The term Black Economic Empowerment conjures up many positive and negative feelings for various reasons.
South Africa’s government initiated Broad-Based Black Economic Empowerment (B-BBEE) in a bid to redress the inequalities of the past and empower the South African people.
The programme has evolved significantly over the years and, while positive in many respects, has not been without failure or controversy.
While B-BBEE is envisaged to benefit those that suffered through the apartheid regime, it is not necessarily reaching those that it was intended for and who are most in need of help.
The first part of the problem lies within the definition and classification of ‘Black’.
The BEE Amendment bill makes it clear that the term only applies to those citizens that were, or were entitled to be, South African citizens before 27 April 2004 and their descendents.
If a person is Black and was in the country, or arrived later but does not fall into that very clear definition, such a person may be a South African citizen or have a valid work permit, but is not supposed to be recognised as Black or benefit from BEE. Neither are their children, unless the other parent is Black by definition.
Who really qualifies for BEE?
According to Stats SA’s Quarterly Labour Force Survey (2nd Quarter 2012), South Africa’s population between the ages of 15 and 64 years currently stands at around 33 million people.
Of this, about 88.5% are Black, consisting of 74.7% African, 10.8% Coloured and 3% Indian people.
What Stats SA does not publish and probably does not count, are the sections of these population groups that are not included in the BEE definition of Black.
Minister of Home Affairs, Nkosazana Dlamini-Zuma, confirms that Home Affairs has no idea how many illegal immigrants are in South Africa, but it is estimated to be somewhere between five and ten million legal and illegal immigrants.
A recently published article entitled ‘Refugees overwhelming South Africa’, by parliamentary correspondent Denise Williams, states that South Africa has the highest number of ‘asylum’ seekers in the world, and that many more people enter South Africa illegally through our notoriously porous borders.
The main problem is therefore that the Black population contains a large percentage of people that are classified as Black by Stats SA and make up the demographics of the South African population, but they are supposed to be excluded from BEE.
As a result, there is a substantial category of the population that are ‘Non-BEE Black people’. If the estimates are even remotely accurate, this could be a larger group than the Coloured, White or Indian population groups.
Verification agencies can pick up from identity documents when a person is not born in South Africa and then insist on proof that the person is indeed BEE Black, but a major new challenge is arising.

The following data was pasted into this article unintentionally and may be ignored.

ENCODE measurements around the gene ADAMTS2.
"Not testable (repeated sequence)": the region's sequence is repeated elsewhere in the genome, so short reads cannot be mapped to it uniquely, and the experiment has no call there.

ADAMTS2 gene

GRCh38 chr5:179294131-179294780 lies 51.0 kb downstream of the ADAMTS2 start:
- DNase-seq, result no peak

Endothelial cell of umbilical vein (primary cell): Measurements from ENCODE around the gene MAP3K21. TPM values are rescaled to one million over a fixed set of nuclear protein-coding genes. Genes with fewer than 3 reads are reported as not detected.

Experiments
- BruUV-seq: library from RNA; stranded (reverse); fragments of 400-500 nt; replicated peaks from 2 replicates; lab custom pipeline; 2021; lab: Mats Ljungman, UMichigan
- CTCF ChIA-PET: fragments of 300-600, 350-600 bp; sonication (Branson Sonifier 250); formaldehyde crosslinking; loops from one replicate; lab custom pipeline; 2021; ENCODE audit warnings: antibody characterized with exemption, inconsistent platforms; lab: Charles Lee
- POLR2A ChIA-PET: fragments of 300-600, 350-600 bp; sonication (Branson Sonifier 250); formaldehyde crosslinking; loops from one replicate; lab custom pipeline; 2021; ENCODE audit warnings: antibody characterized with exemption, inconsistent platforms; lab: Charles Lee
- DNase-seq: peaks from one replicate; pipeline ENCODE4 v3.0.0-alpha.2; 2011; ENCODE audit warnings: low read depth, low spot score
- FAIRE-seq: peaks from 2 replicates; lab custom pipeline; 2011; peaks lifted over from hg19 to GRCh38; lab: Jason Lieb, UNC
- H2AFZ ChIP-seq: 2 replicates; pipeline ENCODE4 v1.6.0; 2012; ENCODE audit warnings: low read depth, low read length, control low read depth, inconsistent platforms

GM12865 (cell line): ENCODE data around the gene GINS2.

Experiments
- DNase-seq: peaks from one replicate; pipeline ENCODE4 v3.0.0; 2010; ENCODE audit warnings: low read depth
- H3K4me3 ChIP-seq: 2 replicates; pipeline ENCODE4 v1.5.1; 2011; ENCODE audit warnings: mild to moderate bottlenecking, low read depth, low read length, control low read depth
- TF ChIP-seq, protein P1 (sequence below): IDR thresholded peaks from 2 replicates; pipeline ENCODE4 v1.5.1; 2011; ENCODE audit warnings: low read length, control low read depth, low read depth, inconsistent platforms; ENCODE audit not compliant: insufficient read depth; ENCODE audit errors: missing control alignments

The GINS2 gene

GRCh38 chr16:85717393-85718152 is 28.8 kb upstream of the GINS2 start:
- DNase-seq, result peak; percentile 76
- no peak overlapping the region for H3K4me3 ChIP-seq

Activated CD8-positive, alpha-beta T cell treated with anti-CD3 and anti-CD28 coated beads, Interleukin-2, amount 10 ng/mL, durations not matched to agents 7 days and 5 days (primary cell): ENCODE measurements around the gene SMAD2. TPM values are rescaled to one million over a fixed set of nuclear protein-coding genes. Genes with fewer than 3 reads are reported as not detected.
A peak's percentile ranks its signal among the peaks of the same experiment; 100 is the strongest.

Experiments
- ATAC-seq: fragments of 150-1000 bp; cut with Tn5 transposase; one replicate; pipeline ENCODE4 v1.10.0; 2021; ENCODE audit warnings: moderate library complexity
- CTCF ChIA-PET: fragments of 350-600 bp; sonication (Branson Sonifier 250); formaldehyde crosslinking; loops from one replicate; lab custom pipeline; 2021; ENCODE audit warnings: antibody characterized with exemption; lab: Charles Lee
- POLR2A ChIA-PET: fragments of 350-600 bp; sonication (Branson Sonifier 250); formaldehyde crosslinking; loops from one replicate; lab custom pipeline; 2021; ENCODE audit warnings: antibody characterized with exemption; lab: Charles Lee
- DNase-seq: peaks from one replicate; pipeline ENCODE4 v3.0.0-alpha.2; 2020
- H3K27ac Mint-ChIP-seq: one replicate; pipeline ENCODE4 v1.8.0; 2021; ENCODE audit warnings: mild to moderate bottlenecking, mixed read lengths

All of the children of the Non-BEE Black segment of the population that are born in South Africa, whether their parents are legally in South Africa or not, automatically become South Africans.
It has now been 18 years since 1994, these children are entering the job market and for all intents and purposes they are indistinguishable from the children of BEE Black people.
What makes this somewhat absurd is that the children of a recently immigrated Nigerian or German couple will enjoy equal benefit from BEE as their South African counterparts.
Verification agencies will not be able to determine who is supposed to be classified as BEE Black to reap the benefits and who should not.
A case in point; when visiting a popular South African coffee shop, I asked my waiter how many people were employed at the restaurant.
It transpired that all 50 employees were Black, but only two were South African. When I asked if they planned to ‘go back home’ the answer was ‘never’.
The new draft BEE Codes that were released in October 2012 envisage that companies will be measured on targets based on the demographic profile of the population.
This demographic profile does not differentiate between BEE Black and Non-BEE Black. Verification agencies will have to accept Non-BEE people born in South Africa unless government sets up some government authority on race classification.
As South Africa remains a welcome utopia for many people suffering in other parts of Africa, more and more will flock to South Africa and take their place ahead of our own BEE Black population fighting for jobs and survival.
According to eHow.com and jobsearch.about.com, it is a well-accepted norm that many teenagers in the US get their first job in restaurants and fast food chains.
This employment gives them a start in their careers and offers the opportunity for permanent employment.
If the coffee shop I visited is anything to go by, that opportunity has already been lost in the South African hospitality industry.
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